Vault (architecture)  

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Train wreck at Montparnasse (October 22, 1895) by Studio Lévy and Sons.
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Train wreck at Montparnasse (October 22, 1895) by Studio Lévy and Sons.

A Vault (French. voûte, Italian. volta,) is an architectural term for an arched form used to provide a space with a ceiling or roof. The parts of a vault exert lateral thrust that require a counter resistance. When vaults are built underground, the ground gives all the resistance required. However, when the vault is built above ground, various replacements are employed to supply the needed resistance. An example is the thicker walls used in the case of barrel or continuous vaults. Buttresses are used to supply resistance when intersecting vaults are employed.

The simplest kind of vault is the barrel vault (also called a wagon or tunnel vault) which is generally semicircular in shape. The barrel vault is a continuous arch, the length being greater than its diameter. As in building an arch, a temporary support is needed while rings of voussoirs are constructed and the rings placed in position. Until the topmost voussoir, the keystone, is positioned the vault is not self-supporting. Where timber is easily obtained, this temporary support is provided by centering consisting of a framed truss with a semicircular or segmental head, which supports the voussoirs until the ring of the whole arch is completed. With a barrel vault, the centering can then be shifted on to support the next rings.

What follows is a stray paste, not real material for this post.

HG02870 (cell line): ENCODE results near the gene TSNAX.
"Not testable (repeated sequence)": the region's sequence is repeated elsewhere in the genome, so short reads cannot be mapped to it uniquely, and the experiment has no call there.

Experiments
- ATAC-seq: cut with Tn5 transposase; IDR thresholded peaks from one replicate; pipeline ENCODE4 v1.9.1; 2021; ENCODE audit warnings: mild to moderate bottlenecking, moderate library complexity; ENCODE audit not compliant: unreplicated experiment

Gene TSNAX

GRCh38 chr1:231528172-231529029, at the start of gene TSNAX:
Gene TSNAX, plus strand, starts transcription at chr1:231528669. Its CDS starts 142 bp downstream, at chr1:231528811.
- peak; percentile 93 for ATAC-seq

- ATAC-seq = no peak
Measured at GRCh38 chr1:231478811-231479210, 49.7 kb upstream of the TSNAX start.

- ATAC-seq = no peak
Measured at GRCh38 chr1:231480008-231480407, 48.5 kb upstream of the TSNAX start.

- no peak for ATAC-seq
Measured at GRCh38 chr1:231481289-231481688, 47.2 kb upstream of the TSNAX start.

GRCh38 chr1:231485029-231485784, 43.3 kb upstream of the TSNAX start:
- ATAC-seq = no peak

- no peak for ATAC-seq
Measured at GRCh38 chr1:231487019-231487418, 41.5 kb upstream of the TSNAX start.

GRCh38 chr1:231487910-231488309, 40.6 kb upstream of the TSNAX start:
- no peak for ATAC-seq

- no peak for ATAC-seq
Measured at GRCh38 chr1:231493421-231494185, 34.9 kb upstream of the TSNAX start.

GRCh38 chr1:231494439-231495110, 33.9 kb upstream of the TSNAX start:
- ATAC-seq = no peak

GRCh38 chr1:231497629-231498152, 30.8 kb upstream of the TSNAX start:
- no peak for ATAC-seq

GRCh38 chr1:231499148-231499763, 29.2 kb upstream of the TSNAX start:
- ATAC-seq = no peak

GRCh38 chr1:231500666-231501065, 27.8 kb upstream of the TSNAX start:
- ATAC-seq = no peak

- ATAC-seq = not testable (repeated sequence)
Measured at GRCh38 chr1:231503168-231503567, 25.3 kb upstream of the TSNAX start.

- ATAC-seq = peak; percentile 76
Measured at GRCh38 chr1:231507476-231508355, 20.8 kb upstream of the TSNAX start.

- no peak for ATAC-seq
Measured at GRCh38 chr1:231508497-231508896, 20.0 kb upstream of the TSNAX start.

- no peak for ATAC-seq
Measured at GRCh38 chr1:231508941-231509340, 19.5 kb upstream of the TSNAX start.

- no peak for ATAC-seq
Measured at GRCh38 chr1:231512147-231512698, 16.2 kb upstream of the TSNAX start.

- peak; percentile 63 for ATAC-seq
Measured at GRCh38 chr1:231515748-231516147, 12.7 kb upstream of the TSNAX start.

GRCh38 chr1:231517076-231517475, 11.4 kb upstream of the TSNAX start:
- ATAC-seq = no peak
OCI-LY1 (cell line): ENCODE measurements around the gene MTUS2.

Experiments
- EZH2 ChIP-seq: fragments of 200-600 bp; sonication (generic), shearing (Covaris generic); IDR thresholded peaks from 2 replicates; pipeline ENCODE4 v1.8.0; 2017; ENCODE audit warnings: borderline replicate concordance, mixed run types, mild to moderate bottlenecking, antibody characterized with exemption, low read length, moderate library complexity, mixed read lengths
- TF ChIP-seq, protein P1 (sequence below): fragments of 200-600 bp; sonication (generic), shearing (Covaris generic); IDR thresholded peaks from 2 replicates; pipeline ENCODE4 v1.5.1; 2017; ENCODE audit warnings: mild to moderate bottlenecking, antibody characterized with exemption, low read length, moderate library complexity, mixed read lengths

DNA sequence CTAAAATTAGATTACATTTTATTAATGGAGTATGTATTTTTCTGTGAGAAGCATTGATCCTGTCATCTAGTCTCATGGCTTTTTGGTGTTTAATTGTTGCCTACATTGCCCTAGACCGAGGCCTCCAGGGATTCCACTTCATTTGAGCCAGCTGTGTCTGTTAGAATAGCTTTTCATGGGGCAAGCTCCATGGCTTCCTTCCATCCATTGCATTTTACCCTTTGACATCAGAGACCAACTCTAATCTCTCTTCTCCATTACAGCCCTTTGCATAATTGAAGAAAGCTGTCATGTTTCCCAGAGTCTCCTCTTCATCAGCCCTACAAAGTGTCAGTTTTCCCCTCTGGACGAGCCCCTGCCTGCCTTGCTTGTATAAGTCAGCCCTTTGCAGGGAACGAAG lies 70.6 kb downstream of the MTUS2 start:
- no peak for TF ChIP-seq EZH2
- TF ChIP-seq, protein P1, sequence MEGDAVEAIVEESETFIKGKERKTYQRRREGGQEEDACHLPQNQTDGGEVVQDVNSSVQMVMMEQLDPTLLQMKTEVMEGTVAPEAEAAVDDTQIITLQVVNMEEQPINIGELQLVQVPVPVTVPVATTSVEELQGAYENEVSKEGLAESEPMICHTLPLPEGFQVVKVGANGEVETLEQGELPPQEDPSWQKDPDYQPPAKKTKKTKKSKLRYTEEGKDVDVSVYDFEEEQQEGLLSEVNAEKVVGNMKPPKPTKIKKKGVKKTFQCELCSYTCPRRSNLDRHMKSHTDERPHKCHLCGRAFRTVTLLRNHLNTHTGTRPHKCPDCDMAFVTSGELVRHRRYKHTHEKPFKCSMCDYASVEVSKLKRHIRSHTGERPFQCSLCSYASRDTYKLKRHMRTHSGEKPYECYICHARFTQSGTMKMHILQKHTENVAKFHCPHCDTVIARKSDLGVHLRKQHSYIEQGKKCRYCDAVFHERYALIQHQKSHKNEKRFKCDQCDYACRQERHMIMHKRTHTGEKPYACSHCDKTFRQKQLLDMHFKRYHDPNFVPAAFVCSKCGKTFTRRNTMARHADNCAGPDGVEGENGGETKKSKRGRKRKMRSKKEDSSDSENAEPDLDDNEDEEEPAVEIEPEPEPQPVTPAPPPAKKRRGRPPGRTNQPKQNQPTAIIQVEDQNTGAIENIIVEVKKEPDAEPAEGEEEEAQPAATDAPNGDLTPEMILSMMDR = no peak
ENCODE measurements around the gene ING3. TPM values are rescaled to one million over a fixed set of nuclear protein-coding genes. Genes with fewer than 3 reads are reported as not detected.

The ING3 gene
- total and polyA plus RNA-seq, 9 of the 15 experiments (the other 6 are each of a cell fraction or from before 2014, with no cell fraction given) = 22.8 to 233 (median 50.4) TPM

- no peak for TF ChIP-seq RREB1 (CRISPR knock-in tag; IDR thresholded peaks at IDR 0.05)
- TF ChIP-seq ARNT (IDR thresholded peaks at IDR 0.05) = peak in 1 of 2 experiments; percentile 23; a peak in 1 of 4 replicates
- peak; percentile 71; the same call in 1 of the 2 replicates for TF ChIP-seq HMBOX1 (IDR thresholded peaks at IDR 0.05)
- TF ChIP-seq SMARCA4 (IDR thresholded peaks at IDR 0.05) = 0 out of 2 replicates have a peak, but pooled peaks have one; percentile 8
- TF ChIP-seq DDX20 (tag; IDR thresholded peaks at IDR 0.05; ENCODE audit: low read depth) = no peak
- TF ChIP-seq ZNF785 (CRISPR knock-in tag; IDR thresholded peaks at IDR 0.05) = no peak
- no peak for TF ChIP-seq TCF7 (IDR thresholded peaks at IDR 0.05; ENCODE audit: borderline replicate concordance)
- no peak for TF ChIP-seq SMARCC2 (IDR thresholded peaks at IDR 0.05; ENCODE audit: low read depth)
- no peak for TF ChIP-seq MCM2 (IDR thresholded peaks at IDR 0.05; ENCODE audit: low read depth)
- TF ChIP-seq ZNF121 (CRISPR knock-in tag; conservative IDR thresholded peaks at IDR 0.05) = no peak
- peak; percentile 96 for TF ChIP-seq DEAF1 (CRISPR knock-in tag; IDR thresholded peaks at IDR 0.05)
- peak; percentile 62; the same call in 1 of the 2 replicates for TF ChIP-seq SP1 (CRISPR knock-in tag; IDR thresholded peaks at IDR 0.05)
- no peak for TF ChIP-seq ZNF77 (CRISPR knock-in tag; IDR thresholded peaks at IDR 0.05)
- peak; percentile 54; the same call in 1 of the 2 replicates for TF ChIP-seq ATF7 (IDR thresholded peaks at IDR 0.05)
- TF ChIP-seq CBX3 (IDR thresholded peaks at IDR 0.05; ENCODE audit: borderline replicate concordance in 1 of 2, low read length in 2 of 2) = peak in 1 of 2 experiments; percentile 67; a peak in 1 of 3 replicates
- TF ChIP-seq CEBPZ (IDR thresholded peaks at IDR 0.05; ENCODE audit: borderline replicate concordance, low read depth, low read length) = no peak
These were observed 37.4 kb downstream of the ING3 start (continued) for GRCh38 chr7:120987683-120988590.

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Unless indicated otherwise, the text in this article is either based on Wikipedia article "Vault (architecture)" or another language Wikipedia page thereof used under the terms of the GNU Free Documentation License; or on original research by Jahsonic and friends. See Art and Popular Culture's copyright notice.

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